the brute force approach would be to put your vertex in a v3, then use v3transform() [i think thats the name of it] with the world, view, and projection mats. this would give you the x,y,z coords of the vertex in object space (before you start), world space (after world transform), and camera space (after view transform), as well as the 2d screen coordinates of the vertex (after projection transform). then you just use the values from the section of the pipeline you want. you could even create a projection matrix that doesn't include the screen translation, just the projection, and get the x,y,z coords for homogeneous screen space (after projection, but before translation to screen coords). but again this is solving for things that the graphics pipeline is already solving for (duplication of effort).

Using that technique is probably too prohibitive for the light collection stage in the Forward+ renderer. But i appreciate your detailed response and info on these various transformations.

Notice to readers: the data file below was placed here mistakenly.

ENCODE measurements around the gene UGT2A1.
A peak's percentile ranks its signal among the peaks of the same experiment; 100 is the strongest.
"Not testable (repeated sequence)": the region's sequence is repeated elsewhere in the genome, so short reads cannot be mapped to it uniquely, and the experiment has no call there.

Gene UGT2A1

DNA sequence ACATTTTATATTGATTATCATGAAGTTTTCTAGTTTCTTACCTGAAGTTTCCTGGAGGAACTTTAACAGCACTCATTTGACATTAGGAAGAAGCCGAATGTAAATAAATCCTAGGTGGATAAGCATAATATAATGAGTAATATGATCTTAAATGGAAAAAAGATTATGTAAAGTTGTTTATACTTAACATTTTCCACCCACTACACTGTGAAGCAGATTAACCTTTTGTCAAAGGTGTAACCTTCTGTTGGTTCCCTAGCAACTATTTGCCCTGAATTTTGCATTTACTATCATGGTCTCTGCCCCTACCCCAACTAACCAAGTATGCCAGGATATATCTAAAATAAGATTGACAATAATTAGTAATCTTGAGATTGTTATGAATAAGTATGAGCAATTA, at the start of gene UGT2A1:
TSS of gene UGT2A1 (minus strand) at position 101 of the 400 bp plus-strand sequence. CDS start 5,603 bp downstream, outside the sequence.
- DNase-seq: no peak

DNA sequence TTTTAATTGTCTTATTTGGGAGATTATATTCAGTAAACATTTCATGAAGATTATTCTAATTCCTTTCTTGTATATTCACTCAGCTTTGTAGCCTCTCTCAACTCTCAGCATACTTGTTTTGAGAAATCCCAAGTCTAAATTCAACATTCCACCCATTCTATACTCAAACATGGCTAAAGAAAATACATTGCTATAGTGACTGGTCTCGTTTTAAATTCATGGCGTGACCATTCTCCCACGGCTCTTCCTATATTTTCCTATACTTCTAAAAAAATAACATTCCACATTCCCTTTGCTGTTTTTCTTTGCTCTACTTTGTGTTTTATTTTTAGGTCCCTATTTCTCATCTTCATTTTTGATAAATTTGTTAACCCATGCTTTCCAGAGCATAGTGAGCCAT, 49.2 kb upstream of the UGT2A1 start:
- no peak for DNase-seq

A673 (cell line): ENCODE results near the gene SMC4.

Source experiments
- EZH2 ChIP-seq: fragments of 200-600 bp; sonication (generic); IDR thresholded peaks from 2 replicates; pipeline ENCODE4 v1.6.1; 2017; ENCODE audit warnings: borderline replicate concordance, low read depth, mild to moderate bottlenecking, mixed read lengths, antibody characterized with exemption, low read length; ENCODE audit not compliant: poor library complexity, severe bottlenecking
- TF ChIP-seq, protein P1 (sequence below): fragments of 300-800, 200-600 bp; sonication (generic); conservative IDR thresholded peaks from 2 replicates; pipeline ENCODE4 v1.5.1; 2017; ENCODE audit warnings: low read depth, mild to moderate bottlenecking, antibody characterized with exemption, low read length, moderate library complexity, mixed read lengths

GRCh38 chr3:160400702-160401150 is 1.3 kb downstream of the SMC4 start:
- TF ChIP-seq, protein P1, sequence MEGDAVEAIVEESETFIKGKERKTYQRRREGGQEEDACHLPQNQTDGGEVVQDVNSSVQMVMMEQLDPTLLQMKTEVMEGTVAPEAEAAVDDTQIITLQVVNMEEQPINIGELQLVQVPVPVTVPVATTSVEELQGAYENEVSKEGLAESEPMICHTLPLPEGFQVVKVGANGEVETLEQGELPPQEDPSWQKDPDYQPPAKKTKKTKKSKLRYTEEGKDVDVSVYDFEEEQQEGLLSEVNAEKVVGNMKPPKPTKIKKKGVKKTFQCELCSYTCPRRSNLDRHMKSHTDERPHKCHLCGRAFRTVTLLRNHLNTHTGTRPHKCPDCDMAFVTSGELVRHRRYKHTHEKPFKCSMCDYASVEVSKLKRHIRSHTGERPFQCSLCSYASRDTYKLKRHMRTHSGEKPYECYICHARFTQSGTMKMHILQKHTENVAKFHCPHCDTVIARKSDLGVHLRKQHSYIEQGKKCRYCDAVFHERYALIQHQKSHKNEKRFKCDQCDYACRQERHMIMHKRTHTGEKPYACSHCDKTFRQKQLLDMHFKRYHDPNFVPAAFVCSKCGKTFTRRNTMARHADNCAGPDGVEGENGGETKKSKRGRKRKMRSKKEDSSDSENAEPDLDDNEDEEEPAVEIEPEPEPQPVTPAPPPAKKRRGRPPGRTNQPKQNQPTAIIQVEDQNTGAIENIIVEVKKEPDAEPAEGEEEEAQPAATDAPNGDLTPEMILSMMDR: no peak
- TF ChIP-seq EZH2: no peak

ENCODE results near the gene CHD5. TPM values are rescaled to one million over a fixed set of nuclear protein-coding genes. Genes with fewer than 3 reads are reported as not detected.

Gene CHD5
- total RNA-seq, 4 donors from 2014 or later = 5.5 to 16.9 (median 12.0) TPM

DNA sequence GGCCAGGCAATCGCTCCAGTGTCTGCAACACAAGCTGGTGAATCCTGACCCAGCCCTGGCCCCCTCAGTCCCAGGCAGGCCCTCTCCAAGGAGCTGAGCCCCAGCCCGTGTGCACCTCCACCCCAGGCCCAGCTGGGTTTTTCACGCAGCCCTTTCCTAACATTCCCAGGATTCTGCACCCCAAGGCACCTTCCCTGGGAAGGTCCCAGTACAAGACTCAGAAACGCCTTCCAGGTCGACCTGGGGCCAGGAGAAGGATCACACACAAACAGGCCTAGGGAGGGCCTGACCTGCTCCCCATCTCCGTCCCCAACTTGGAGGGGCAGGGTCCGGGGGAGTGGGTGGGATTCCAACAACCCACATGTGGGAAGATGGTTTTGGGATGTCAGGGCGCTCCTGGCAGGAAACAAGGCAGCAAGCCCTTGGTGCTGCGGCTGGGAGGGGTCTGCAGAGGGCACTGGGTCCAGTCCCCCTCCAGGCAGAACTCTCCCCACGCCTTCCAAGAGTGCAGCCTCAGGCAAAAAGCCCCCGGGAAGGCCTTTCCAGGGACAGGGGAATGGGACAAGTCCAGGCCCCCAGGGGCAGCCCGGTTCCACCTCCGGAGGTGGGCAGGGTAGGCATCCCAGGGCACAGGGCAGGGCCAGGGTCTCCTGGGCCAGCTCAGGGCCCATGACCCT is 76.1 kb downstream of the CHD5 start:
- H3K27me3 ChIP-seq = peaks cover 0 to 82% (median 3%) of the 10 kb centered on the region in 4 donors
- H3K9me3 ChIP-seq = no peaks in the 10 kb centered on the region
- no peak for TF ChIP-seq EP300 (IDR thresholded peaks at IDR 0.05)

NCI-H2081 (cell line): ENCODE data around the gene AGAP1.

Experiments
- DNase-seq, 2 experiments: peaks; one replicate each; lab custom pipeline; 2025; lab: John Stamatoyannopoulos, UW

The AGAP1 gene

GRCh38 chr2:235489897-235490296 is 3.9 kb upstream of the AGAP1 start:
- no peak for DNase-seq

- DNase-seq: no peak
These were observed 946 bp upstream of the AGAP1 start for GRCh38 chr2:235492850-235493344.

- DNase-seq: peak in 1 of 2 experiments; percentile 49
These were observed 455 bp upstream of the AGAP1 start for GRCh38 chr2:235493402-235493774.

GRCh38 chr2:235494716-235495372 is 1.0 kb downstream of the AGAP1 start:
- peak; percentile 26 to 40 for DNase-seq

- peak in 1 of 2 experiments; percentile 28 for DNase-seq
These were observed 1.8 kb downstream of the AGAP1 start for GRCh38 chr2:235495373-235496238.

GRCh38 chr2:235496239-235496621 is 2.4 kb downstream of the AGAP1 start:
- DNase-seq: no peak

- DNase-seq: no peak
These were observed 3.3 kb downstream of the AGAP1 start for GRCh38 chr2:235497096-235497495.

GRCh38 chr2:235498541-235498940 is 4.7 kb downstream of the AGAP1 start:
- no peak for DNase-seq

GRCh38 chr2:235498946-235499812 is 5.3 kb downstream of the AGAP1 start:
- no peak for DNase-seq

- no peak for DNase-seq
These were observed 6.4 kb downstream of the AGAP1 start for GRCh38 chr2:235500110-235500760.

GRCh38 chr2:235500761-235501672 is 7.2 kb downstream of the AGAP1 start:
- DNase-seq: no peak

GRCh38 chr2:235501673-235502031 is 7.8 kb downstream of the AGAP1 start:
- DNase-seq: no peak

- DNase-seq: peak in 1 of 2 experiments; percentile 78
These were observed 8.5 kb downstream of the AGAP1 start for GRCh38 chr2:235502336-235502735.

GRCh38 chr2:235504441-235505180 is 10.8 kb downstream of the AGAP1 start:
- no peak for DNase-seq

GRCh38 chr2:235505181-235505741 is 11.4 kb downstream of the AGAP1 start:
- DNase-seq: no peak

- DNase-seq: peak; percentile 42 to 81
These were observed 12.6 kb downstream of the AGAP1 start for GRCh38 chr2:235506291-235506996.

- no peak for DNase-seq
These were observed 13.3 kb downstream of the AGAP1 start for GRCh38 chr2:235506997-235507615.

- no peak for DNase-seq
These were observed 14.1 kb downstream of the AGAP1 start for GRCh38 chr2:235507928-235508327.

I have stumbled upon MJPs light indexed implementation and the HLSL contains the tile frustum building code. I understand how the equation works now but don't quite understand how it ended up with that equation exactly. His implementation is much simpler to understand and directly builds the frustum planes from the projection matrix with some vector bias offset relative to each tile the thread group is in.

From what i recall(from memory), the code looks like this.

... float2 tileOffset = displaySize / ( 2 * float2(tileSize, tileSize) ); float2 tileBias = tileOffset - threadGroup.xy; float4 c1 = float4( projection._11 * tileOffset, 0.0f, tileBias.x, 0.0f ); float4 c2 = float4( 0.0f, -projection._22 * tileOffset, tileBias.y, 0.0f ); float4 c4 = float4( 0.0f, 0.0f, 1.0f, 0.0f ); float4 frustumPlanes[6]; frustumPlanes[0] = c4 - c1; // left frustumPlanes[1] = c4 + c1; // right frustumPlanes[2] = c4 - c2; // top frustumPlanes[3] = c4 + c2; // bottom // near, far frustumPlanes[4] = float4( 0.0f, 0.0f, -1.0f, -fNear ); frustumPlanes[5] = float4( 0.0f, 0.0f, 1.0f, fFar ); // normalize planes for ( int i = 0; i < 6; ++i ) frustumPlanes[i] = (PlaneNormalize(...)); ...

Sigh... I wish i'm much more comfortable with math.